According to our friends at Wikipedia, grid theory is a structure — usually two-dimensional — made up of a series of intersecting straight or curved guide lines used to structure content. Most importantly for our purposes in this class, the grid serves as a framework on which a designer (that's you!) can organize graphic elements like images or even paragraphs in rational, manageable chunks. It is based on the golden ratio, as exemplified here:
The use of grids has increased as Web designers have begun using them more often to create balanced page layouts. In All About Grid Systems, Rachel Shillcock notes, “The good thing about grid systems is that they allow you to design in proportions, balancing between all of the different elements that you might have in your design."
At its most basic, the theory is based on the rule of thirds. "In general, compositions divided by lines that are proportionate to the golden ratio are considered to be aesthetically pleasing," according to web designer Jason Beard.
Excellent question! According to one of the many helpful websites on grid theory, grids allow you to design in proportions, balancing between all of the different elements that you might have in your design. They also provide a foundation and balance, and they play nice with other design principles.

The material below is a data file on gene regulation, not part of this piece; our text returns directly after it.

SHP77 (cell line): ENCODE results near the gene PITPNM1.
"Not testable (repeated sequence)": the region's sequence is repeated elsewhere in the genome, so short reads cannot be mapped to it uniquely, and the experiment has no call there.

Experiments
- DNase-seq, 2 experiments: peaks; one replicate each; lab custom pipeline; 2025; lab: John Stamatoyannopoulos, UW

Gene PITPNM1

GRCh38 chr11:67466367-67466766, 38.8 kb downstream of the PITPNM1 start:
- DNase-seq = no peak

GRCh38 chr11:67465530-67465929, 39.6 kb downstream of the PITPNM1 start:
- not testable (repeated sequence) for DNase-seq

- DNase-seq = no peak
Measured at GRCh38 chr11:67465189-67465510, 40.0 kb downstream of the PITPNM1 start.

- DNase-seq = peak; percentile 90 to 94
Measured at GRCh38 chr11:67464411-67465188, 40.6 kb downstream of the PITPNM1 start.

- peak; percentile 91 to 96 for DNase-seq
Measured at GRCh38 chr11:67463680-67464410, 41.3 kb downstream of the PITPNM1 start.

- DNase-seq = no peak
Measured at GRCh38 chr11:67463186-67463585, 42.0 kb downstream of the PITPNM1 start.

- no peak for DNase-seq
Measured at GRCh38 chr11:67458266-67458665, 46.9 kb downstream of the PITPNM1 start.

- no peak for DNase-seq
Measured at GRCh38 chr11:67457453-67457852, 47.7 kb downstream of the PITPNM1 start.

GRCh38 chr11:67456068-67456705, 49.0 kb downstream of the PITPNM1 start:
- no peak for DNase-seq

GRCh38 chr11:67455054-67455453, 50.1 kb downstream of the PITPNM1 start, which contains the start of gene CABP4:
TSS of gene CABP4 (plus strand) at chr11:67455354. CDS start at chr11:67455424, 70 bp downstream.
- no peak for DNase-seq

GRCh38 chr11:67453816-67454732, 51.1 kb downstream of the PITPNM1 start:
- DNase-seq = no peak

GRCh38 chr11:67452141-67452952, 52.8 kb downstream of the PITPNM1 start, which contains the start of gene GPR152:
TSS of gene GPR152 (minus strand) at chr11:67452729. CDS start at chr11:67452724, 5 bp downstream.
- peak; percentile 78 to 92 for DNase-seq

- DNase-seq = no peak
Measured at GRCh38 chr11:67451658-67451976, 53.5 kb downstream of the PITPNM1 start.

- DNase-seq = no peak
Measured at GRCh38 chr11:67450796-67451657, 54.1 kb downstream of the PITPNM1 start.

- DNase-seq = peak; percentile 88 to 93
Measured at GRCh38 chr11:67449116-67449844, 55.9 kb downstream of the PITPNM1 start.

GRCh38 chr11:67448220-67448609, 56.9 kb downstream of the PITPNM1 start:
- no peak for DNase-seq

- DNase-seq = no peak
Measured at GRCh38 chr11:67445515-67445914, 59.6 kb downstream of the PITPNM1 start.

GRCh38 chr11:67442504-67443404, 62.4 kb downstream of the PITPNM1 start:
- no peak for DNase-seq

Importantly, the notion behind the rule of thirds and thus grids is that having things slightly off-center results in more interesting composition and therefore attracts more attention. Take, for example, the following image taken from The Photography Nomad:
The Internet is a wonderful thing. You have only to search for "grid theory" and a wealth of information appears for the perusing. But here are some basics:
Note the use of grid theory in the following images and Web pages:
Well, I'd hoped to incorporate it in this presentation, but I'm not sure how successful I am at this sort of thing just yet. Hopefully I will have gotten a better grasp of layout and design by the time the final project is due. Now that I know what I'm going to do, it should be easy to break down the components into manageable chunks that can be plunked into a grid. At least that's the theory.